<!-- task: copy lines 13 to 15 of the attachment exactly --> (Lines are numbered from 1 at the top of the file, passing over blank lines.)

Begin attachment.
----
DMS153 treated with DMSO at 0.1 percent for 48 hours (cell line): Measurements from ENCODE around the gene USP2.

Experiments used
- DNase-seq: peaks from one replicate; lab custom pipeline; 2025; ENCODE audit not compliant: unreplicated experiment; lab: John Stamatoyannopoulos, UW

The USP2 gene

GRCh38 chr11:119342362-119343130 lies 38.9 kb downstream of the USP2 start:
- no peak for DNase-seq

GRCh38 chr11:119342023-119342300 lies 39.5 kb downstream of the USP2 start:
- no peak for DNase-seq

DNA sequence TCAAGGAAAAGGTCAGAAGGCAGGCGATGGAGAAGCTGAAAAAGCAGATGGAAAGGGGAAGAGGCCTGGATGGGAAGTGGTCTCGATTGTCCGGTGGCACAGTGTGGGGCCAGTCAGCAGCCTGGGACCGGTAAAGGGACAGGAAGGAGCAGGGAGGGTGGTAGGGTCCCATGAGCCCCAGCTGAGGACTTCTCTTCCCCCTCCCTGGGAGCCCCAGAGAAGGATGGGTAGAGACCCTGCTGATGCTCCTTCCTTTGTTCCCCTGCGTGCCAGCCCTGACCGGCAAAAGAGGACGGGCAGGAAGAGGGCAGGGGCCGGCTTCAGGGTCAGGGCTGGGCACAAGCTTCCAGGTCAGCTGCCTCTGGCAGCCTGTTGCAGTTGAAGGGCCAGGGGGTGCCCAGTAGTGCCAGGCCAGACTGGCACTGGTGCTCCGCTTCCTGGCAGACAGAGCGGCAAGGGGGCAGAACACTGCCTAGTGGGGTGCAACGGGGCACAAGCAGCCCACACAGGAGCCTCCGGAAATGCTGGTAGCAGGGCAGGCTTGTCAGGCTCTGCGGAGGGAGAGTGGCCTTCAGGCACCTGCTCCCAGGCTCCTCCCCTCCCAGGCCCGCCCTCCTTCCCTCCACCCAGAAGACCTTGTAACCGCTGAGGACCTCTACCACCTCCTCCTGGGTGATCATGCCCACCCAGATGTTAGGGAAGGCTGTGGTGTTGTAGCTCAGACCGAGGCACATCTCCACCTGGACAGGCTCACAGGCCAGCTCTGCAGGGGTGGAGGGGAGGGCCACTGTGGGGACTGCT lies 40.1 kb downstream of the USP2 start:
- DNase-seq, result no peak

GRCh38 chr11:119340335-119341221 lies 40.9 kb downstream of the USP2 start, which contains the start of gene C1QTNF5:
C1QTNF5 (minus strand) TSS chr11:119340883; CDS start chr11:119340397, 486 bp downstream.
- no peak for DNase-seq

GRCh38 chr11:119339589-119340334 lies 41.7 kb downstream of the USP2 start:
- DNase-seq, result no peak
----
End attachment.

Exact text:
- no peak for DNase-seq

GRCh38 chr11:119339589-119340334 lies 41.7 kb downstream of the USP2 start:
- DNase-seq, result no peak